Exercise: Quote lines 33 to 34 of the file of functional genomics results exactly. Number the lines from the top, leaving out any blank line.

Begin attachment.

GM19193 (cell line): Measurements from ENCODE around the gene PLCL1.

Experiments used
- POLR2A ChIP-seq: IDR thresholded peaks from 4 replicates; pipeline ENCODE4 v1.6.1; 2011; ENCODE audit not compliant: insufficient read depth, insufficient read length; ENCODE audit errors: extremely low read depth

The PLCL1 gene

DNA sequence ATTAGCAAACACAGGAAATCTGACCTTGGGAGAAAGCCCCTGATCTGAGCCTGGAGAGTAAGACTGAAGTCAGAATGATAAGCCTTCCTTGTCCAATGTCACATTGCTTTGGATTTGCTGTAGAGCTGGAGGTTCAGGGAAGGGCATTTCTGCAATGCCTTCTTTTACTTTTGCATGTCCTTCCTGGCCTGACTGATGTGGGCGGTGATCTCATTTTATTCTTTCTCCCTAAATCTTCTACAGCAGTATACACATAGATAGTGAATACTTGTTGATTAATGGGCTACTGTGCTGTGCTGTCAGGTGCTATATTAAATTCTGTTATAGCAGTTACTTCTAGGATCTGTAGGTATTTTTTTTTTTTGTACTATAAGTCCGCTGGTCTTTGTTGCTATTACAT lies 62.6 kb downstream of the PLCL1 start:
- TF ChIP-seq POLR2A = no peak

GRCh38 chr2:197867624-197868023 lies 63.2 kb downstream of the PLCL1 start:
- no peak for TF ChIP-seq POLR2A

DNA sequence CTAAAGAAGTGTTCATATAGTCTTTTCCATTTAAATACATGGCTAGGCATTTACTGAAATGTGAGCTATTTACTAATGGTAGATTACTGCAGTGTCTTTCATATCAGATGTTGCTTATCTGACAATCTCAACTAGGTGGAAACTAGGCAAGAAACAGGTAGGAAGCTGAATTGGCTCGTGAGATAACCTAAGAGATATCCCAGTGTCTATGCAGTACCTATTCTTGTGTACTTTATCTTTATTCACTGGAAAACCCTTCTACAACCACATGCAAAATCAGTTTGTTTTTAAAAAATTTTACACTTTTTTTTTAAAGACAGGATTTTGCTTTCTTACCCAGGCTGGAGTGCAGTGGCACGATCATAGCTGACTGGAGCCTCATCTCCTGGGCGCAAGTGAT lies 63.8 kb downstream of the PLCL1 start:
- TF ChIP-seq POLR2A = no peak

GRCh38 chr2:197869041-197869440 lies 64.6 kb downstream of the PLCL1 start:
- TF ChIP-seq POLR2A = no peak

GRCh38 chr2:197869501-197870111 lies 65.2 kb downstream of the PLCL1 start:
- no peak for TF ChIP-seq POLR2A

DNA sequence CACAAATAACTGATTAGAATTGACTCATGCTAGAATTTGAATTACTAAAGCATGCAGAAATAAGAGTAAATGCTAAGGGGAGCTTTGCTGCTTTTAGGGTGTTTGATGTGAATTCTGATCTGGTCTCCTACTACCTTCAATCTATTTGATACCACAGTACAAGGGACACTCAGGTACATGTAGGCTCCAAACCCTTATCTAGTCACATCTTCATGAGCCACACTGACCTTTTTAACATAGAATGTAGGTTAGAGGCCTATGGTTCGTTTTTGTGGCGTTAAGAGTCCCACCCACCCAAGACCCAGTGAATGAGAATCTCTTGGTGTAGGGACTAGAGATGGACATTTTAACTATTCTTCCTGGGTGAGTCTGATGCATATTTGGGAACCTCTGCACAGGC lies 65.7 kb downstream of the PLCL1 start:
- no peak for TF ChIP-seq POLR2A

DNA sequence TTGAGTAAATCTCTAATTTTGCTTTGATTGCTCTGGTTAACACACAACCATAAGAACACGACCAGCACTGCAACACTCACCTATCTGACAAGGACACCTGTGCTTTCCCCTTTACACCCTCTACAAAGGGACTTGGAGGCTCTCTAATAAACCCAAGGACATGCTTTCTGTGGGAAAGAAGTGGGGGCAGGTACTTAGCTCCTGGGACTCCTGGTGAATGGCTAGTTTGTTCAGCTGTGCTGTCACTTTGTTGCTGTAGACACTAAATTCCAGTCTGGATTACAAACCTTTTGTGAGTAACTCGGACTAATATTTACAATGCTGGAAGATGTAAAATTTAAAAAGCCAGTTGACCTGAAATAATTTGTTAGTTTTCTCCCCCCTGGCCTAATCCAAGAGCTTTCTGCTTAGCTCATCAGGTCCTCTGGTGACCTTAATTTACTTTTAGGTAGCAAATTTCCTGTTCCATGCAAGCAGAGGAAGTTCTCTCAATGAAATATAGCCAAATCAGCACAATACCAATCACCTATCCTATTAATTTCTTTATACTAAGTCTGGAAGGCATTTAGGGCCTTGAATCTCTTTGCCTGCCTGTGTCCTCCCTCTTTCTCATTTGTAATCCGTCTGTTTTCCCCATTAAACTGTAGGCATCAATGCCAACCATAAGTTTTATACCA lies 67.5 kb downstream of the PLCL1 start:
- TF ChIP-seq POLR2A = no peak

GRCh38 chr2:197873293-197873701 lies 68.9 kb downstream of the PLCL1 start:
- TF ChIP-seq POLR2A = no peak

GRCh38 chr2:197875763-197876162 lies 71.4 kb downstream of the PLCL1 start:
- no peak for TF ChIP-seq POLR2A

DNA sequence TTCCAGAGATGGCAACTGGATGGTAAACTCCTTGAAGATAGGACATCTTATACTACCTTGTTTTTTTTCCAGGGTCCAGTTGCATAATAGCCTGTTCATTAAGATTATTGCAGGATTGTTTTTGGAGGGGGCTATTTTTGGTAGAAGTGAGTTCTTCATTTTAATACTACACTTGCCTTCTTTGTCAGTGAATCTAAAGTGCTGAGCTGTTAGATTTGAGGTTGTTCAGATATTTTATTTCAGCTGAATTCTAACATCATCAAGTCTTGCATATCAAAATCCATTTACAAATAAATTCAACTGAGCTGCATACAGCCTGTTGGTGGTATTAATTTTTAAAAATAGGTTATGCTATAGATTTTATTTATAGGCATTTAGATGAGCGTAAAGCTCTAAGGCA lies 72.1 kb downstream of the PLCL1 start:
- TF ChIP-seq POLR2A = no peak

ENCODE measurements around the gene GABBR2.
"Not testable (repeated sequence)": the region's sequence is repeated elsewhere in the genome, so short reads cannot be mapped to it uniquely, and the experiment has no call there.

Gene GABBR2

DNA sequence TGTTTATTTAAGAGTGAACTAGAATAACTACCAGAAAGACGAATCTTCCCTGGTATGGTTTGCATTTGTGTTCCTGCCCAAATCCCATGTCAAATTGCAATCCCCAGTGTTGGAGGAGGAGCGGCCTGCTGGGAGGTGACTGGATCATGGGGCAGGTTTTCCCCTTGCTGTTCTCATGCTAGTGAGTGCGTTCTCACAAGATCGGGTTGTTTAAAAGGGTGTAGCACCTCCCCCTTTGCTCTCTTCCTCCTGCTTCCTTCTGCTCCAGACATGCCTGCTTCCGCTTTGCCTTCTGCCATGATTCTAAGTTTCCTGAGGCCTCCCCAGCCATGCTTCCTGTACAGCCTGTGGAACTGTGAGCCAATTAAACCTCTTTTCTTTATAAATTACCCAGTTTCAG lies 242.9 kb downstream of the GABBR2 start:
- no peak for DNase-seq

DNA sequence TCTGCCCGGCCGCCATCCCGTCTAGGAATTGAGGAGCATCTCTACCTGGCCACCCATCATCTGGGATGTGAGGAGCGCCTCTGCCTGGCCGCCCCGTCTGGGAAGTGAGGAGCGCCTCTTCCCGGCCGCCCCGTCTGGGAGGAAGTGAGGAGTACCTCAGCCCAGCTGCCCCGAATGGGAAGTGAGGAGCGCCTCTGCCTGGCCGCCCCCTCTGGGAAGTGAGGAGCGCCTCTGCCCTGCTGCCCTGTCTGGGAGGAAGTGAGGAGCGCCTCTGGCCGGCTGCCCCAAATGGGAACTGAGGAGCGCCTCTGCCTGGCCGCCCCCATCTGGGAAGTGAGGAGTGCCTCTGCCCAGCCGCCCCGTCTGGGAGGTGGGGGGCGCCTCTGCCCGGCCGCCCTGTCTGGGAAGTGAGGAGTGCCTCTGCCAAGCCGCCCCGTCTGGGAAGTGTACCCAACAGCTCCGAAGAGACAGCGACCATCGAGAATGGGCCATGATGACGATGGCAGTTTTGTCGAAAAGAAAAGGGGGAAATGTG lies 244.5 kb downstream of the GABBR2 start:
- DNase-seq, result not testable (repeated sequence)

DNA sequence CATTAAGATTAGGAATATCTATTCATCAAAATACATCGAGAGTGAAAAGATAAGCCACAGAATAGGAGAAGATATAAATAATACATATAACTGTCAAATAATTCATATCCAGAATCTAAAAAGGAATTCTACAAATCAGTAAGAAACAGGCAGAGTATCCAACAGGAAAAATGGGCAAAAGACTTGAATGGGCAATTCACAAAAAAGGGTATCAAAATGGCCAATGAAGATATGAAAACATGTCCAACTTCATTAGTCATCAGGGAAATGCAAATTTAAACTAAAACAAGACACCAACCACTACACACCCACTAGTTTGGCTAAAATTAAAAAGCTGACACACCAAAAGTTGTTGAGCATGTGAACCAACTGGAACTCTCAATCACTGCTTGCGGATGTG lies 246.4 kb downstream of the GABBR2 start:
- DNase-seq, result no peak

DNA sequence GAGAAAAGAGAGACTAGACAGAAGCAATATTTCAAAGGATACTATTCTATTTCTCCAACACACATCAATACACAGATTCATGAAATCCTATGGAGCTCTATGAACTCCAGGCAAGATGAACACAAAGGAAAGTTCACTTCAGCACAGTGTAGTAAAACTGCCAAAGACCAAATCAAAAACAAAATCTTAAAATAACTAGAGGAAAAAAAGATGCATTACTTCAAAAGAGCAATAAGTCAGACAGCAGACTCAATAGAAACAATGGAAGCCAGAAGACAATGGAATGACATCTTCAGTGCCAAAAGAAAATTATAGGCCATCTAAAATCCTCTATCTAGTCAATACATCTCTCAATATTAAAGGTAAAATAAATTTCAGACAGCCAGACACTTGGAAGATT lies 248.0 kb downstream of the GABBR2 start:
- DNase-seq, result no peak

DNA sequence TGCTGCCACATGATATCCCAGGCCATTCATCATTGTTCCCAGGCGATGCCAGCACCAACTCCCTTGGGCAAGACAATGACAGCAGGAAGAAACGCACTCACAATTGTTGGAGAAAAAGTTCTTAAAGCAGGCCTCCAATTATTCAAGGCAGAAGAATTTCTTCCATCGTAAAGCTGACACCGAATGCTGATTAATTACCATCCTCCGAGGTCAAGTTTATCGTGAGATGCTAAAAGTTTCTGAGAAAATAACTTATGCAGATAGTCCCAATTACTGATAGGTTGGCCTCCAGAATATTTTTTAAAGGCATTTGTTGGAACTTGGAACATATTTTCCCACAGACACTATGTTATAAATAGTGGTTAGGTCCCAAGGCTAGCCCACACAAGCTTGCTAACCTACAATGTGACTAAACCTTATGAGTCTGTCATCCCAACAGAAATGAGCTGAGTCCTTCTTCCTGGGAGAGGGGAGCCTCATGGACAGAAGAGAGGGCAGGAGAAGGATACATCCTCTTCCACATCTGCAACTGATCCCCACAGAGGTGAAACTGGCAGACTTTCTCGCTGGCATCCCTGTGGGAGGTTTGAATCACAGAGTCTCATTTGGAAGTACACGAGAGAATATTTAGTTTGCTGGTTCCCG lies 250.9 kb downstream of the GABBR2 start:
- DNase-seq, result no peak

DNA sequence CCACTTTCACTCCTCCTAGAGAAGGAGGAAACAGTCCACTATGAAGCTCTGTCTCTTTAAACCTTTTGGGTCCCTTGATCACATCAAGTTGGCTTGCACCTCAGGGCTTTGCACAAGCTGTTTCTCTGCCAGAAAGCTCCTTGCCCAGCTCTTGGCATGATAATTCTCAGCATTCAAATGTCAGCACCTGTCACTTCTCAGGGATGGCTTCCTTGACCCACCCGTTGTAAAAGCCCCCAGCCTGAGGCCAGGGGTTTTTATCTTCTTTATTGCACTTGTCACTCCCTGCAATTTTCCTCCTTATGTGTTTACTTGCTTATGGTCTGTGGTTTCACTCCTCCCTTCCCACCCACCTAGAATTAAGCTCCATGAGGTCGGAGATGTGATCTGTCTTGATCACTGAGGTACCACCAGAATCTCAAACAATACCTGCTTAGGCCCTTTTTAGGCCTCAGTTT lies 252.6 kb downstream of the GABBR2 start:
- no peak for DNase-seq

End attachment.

- DNase-seq, result no peak

DNA sequence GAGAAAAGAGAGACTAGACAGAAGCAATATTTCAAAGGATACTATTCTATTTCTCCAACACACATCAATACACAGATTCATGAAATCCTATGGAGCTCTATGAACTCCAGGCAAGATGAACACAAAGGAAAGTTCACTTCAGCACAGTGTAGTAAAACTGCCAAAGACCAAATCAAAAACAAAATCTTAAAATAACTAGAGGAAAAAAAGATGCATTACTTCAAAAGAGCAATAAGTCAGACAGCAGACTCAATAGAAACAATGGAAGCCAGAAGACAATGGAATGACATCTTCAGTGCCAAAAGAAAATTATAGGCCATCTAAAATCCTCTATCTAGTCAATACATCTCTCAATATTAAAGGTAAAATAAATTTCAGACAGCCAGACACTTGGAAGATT lies 248.0 kb downstream of the GABBR2 start: